there was no significant difference.
While in deep enamel, it was found that all the
comparisons were significant except for EEA with EEAA.
EAA gave high significant difference (P < 0.001) when
compared with EEA and EEAA with mean differences of
1.027 and 1.194, respectively. Upon comparing EA with
the rest of the modalities, significant difference (P < 0.05)
was found between them.
Table 5 shows multiple comparisons of the mean color
difference ΔE (T2-T0) between the different resin
infiltration protocols in shallow dentine. It was found that
all the comparisons are significant except for EEA with
EEAA. High significant difference (P < 0.001) was found
when comparing EA with EEA and EEAA with mean
differences of 0.274 and 0.638, respectively. Also, high
significant difference (P < 0.001) was found when
comparing EAA with EEA and EEAA with mean differences
of 0.824 and 1.188, respectively.
Whereas in deep dentine, it was found that all the resin
infiltration protocols show significant difference when
compared with each other. When comparing EEAA with
EA, EAA, and EEA, there was a high significant difference
(P < 0.001) with mean differences of 1.935, 2.201, and 1.232,
respectively. Also, high significant difference (P < 0.001) was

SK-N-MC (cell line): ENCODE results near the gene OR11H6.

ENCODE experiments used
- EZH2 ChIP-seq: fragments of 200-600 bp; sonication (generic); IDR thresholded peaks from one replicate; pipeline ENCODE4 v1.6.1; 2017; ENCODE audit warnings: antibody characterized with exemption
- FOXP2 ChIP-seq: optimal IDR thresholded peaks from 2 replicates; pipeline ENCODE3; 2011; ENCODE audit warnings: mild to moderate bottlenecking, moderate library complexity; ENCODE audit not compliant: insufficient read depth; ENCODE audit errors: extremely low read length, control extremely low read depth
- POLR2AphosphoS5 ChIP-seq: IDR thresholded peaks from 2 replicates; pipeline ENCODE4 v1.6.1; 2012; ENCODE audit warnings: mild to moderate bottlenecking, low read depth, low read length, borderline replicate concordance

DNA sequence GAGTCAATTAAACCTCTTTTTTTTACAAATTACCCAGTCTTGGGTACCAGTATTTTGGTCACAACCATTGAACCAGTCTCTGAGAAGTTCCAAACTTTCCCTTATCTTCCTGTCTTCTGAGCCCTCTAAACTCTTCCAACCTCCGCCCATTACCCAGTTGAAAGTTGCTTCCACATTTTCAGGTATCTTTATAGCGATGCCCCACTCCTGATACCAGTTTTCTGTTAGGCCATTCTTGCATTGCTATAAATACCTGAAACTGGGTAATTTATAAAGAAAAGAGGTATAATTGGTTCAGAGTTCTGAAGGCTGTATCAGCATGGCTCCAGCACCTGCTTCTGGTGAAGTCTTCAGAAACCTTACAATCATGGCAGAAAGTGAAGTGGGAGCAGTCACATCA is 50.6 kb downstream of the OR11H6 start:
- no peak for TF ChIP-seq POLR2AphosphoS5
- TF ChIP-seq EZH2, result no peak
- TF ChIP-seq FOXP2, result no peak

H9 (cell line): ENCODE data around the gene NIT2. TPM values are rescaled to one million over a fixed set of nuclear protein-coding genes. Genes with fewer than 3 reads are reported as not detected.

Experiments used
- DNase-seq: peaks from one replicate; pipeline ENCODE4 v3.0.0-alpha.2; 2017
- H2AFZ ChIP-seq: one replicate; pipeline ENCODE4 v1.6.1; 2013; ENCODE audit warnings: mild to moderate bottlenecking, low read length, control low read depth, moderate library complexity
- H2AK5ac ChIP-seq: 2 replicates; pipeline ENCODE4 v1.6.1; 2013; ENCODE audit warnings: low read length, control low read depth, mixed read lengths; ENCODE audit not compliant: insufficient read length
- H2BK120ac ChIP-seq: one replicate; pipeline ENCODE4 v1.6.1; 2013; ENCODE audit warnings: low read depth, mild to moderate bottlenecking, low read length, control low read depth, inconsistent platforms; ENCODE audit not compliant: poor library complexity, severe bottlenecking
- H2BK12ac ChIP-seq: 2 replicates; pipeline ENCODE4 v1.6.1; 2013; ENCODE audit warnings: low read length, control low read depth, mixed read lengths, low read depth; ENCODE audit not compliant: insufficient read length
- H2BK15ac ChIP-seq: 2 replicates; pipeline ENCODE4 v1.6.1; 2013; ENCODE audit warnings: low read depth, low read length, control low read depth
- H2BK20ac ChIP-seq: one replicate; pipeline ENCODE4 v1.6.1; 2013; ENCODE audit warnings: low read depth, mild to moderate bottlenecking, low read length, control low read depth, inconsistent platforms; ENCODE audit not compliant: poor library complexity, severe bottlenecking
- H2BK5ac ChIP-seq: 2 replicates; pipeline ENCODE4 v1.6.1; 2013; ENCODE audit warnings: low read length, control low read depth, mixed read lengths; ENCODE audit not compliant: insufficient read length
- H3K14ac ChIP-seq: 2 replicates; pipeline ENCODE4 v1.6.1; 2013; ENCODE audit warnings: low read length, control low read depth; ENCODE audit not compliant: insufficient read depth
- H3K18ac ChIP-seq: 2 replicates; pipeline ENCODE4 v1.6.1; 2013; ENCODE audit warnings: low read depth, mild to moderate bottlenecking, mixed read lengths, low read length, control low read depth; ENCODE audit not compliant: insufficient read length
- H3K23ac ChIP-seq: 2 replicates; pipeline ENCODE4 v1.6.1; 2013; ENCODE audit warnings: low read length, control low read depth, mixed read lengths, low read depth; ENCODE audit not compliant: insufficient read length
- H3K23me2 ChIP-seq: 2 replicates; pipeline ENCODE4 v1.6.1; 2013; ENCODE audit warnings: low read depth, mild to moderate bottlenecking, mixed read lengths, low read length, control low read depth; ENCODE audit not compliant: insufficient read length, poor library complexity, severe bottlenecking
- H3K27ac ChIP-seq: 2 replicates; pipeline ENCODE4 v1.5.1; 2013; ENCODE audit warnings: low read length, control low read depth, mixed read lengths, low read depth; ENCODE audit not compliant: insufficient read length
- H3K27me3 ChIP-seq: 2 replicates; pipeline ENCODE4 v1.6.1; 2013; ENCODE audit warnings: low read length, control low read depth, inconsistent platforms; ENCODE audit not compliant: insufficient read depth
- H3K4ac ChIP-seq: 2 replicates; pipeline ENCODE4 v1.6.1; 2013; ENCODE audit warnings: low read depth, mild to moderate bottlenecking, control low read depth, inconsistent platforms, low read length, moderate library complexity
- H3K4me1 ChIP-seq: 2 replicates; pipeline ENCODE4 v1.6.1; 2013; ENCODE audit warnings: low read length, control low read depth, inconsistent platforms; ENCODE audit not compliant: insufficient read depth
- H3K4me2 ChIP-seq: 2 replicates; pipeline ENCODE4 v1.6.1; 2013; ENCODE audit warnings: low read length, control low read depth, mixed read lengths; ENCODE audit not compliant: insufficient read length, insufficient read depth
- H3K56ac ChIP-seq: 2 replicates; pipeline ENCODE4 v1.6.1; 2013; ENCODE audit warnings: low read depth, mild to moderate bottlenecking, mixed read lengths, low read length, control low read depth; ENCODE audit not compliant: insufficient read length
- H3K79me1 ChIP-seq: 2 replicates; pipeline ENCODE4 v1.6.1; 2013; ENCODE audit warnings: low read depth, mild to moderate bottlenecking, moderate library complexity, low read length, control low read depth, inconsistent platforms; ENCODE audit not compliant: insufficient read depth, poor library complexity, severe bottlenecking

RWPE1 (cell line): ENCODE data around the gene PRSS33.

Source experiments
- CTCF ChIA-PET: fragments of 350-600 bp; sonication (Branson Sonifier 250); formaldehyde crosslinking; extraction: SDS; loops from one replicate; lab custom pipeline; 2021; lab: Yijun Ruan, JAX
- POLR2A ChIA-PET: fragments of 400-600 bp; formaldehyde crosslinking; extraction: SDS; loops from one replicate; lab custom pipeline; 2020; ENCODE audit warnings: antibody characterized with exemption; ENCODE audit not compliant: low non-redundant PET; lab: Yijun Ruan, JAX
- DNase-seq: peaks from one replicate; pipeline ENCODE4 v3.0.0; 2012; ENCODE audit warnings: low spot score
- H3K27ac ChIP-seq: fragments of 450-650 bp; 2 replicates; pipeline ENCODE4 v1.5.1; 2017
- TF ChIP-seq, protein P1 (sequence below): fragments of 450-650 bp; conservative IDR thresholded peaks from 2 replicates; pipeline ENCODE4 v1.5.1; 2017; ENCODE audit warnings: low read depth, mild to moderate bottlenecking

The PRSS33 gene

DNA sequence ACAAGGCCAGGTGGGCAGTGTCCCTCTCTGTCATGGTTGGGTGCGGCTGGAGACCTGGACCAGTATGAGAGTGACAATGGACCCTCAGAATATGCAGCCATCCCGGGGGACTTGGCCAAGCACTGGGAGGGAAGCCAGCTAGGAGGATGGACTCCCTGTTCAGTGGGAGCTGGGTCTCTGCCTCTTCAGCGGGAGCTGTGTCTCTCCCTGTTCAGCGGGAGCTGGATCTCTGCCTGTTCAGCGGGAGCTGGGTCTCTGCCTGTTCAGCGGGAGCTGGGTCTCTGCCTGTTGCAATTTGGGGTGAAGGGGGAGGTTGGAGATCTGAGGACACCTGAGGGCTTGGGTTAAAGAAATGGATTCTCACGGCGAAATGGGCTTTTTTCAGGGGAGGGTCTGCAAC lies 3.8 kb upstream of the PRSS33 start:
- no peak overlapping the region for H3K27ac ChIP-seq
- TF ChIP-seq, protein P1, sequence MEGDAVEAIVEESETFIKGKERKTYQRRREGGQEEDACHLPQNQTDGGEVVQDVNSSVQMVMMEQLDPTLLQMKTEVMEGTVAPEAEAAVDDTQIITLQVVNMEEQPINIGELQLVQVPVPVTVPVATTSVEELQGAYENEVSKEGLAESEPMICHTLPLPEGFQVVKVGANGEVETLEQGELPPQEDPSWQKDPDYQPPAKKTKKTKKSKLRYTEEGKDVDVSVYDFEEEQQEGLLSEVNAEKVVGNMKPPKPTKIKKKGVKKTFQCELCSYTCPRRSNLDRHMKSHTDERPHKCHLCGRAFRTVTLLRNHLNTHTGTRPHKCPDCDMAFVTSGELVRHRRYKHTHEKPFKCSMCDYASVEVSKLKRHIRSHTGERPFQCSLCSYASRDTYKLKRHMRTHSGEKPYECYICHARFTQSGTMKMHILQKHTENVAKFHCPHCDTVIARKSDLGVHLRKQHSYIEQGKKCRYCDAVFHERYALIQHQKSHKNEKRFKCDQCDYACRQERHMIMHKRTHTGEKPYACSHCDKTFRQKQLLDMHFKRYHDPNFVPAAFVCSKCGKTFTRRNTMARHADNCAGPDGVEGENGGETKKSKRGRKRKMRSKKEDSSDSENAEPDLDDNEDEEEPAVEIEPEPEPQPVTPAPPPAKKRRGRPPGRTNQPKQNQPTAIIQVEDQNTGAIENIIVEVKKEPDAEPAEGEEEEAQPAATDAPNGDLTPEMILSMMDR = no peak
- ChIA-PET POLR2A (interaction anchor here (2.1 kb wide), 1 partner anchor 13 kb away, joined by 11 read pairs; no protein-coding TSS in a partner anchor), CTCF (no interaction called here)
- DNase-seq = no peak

found upon comparing EA with EEA with mean difference
of 0.703. Furthermore, significant difference (P < 0.05) is
shown when comparing EA with EAA with a mean
difference of 0.266 and when comparing EAA with
EEA with a mean difference of 0.969. The best resin
infiltration protocols in the different depths of WSLs
are demonstrated in Fig. 6.
Results in this study showed that there was a difference
between the initial color of the tooth and its color after
the induction of the WSL. The deeper the WSL, the
more clinically apparent it was. Also, as mean ΔE
exceeded 3.7 units, the lesion got deeper. Shallow
enamel lesions were clinically detectable although they
were insignificant when compared with the critical value.
When the four groups were compared
spectrophotometrically, deep dentine showed the highest color difference.
A previous study by Gray and Shellis [
increased penetration depth with increased number of
etching; however, the depths of the lesion were not taken
in consideration. Knösel and colleagues [
recommended more etching in long-standing deep WSLs.
Moreover, Arnold et al. [
] concluded that repeated
conditioning with 15% hydrochloric acid increased the
depth of the etched surface erosion. Therefore, in the